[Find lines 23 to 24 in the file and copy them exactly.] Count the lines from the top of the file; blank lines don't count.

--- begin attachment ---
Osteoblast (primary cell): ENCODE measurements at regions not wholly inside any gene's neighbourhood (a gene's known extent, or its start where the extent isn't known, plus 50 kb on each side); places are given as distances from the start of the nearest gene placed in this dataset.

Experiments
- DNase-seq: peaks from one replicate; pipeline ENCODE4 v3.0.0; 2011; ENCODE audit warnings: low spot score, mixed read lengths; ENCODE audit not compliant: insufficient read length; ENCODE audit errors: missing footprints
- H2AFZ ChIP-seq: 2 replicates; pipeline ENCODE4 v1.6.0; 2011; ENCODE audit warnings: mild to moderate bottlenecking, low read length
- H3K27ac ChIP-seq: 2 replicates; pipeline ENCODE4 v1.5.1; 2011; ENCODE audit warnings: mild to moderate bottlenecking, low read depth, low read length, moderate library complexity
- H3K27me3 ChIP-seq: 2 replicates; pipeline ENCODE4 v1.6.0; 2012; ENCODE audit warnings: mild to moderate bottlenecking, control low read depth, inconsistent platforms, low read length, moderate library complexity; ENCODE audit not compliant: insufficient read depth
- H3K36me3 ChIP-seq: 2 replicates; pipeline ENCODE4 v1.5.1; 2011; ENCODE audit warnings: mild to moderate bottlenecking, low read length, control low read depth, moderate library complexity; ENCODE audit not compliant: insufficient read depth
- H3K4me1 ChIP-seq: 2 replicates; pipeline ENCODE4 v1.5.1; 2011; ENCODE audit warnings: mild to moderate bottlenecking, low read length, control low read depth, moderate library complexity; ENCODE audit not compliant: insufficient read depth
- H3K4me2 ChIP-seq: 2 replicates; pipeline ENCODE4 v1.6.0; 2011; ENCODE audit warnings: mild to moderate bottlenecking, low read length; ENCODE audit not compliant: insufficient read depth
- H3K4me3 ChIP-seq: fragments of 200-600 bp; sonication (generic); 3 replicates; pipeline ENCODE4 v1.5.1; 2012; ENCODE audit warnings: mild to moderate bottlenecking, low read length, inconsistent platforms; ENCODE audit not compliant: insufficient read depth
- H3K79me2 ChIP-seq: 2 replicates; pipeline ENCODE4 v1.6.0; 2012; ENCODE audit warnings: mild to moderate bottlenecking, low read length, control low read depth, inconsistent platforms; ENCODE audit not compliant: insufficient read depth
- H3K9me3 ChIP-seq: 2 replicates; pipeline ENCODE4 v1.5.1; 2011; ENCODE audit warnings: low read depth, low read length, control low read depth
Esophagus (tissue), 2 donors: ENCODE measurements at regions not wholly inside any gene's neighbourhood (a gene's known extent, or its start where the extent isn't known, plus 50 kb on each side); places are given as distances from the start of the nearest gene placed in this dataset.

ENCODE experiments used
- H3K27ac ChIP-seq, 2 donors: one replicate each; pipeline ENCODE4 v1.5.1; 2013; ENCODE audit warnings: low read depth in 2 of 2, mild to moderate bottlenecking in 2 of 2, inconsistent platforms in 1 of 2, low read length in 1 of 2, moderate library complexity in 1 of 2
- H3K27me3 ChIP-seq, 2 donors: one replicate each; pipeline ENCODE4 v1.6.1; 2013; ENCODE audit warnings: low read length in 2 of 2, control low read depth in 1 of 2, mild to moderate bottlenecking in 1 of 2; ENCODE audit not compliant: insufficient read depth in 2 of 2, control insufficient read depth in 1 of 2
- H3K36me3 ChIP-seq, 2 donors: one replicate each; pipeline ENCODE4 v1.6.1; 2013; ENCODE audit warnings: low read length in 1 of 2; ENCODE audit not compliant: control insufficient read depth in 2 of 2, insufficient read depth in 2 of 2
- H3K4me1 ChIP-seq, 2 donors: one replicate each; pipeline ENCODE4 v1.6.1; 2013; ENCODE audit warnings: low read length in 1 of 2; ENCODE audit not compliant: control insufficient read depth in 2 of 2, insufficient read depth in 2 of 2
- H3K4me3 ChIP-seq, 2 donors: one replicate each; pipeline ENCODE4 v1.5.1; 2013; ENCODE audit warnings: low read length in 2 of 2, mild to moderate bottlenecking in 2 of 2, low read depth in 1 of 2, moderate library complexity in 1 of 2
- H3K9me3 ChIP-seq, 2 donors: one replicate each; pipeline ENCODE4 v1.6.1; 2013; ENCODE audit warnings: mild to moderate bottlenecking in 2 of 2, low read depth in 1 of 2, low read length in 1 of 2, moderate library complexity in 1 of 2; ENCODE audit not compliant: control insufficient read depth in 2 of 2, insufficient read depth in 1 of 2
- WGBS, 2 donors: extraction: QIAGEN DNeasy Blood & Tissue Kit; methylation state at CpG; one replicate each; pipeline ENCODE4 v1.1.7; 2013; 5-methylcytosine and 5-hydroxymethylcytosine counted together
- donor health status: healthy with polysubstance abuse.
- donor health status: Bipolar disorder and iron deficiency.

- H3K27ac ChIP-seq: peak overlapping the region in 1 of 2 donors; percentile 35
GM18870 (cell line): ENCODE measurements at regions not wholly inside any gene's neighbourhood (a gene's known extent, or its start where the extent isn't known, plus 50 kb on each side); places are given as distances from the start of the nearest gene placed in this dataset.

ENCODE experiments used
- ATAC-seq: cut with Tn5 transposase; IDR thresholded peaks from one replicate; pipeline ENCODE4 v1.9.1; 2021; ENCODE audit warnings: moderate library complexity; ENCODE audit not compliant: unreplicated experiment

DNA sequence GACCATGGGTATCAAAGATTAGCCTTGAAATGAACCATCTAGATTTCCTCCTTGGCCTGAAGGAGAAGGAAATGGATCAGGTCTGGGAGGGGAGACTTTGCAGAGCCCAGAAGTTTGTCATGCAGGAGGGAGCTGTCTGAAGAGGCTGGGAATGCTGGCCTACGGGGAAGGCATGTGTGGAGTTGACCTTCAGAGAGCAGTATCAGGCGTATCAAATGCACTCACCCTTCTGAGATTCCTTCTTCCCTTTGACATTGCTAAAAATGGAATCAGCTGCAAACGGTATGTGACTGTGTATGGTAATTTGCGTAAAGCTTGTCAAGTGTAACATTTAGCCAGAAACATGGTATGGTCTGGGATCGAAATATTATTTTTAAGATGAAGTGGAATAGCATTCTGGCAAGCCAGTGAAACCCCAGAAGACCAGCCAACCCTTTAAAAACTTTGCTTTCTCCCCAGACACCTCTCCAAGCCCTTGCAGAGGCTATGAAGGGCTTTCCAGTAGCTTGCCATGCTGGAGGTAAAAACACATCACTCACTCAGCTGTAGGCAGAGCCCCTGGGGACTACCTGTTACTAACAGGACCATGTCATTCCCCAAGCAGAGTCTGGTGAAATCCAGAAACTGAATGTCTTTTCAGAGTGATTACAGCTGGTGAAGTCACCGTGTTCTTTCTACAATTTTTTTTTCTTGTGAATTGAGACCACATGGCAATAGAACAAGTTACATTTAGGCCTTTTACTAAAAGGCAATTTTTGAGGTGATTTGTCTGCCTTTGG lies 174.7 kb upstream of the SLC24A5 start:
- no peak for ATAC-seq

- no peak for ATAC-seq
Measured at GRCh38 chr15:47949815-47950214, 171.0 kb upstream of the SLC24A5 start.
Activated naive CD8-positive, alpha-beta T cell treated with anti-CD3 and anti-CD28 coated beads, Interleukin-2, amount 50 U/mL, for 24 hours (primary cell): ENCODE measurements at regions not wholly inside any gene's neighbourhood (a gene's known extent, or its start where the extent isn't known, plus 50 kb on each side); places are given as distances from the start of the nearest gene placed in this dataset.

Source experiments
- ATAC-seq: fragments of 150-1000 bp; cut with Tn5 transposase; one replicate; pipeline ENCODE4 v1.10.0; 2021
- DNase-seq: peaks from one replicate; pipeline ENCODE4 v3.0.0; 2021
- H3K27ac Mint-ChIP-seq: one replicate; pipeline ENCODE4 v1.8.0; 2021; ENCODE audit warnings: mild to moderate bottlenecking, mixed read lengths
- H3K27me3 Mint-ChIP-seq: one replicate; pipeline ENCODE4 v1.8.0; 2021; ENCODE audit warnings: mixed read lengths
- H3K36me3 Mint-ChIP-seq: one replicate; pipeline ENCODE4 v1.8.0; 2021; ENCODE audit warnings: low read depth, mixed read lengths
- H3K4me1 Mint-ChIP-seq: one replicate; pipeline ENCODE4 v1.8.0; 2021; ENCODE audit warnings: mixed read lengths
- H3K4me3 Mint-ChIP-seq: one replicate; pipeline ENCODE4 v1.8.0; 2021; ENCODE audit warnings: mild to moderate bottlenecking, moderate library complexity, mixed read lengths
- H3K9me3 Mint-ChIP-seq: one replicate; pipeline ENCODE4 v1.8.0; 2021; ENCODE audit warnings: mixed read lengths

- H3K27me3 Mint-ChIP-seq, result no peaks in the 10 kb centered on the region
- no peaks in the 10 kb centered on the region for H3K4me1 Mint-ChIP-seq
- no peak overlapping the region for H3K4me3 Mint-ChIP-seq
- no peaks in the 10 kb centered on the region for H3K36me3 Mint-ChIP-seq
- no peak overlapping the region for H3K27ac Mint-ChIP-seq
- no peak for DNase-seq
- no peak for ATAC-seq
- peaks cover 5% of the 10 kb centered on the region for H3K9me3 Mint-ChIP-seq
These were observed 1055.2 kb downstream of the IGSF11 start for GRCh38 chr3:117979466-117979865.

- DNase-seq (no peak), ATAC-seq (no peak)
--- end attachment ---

- donor health status: Bipolar disorder and iron deficiency.

- H3K27ac ChIP-seq: peak overlapping the region in 1 of 2 donors; percentile 35